Scavengers and other curiosity seekers were a problem for state police when 33 cars of a New York Central freight train derailed two miles east of Fonda at 4 a.m. Sunday, Aug. 14, 1960.
Police said thousands of people curiously viewed the wreck.
The control tower operator over the passenger station in Fonda that early morning was Fort Plain native Charles Gehring. Gehring left railroading some time ago and today is director of the New Netherland Research Center sponsored by the New York State Library in Albany and co-editor of numerous collections of original documents from Dutch New Netherland.
Gehring wrote: “It was a major accident. I had just switched an eastbound freight to the jump over for the Selkirk yards when a wheel sheared off of one of the refrigerator cars. The switching complex was several miles east of me so I couldn’t see what happened but suddenly all of my lights went red on the panel. The engineer came on the intercom, asking me why I had stopped the train. I told him I hadn’t. He thought that I had signaled the caboose (there were still cabooses back then) to stop. Shortly after that the brakeman in the caboose asked me the same thing. I suggested that they check the train.”
Some refrigerator cars carrying boxes of frozen meat broke open close enough to Route 5 to attract scavengers. My father, Clarence Cudmore, once was early on at the scene of a train wreck — maybe this one — and took something small. My recollection is he took a comb. When he went to work at Mohawk Carpets lower mill he was ashamed of what he had done — he was a former Sunday School superintendent — and mentioned his transgression to a few people. He found out some of his coworkers had stolen lots of items from the wreck, much more than he had taken. Then he felt better.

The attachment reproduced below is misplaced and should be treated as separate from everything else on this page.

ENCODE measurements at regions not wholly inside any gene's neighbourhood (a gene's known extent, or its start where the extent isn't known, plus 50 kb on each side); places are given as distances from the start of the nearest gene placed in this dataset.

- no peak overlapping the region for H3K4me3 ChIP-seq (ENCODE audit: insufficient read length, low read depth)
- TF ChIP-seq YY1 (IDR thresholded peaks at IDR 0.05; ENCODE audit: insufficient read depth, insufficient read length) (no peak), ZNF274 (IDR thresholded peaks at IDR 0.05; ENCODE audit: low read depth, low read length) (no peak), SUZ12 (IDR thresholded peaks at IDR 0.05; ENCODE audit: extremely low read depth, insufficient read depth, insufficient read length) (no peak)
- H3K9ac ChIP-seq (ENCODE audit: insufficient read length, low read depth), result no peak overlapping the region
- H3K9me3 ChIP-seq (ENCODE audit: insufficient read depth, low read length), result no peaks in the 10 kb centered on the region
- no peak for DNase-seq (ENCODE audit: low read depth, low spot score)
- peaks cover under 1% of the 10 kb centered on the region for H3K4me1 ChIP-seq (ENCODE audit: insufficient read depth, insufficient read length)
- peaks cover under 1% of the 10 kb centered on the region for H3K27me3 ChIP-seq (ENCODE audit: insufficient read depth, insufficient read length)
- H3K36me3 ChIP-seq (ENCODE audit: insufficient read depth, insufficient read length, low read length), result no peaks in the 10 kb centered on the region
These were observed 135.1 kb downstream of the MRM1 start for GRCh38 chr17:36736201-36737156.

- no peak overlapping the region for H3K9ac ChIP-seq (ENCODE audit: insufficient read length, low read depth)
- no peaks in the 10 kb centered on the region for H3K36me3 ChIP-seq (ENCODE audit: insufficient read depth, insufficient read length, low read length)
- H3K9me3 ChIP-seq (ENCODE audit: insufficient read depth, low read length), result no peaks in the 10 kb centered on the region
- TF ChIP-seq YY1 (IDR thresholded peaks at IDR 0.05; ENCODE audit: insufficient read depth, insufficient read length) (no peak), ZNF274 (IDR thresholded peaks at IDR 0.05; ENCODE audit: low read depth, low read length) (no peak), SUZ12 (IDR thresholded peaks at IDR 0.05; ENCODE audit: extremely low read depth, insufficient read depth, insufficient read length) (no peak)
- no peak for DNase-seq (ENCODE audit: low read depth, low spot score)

All four tracks were blocked, so the railroad used the West Shore line that existed at that time on the south side of the river to reroute trains. No injuries were reported. The train had a crew of six, including engineer John Kuder of Schenectady and conductor William Maynard of Albany.
Gehring said: “Passenger trains were lined up for Chicago and New York City. I had freight with a load of pigs stopped just west of Nelliston. He kept coming on the intercom complaining about the lack of food. I told him that if he walked north a short distance he would find the Ideal Restaurant on Route 5 but he refused to leave his train. I suggested that he did have a lot of pork behind him if he was so inclined but not to bother me anymore.
“The first few days were very quiet because nothing was moving; however, I did have a lot of company in the tower with work crews looking for a place to eat their lunches.
“After about a day and a half one track was opened which meant we had to single-track. In order to do this I had to put an order from the dispatcher in Utica on the engine to allow him in the block. The order had to be hand written, rolled up, tied between the ends of a Y-shaped pole. I then had to run down to the tracks and hold it up for the engineer to grab. This went on for days.
“The prognosis was that a journal box on one of the freights had burned out all the grease as it passed the tower so that nothing was visible to the naked eye.”
Bob Cudmore is a freelance columnist. Opinions expressed in his column are his own and not necessarily the newspaper’s. Reach him at 346-6657 or firstname.lastname@example.org.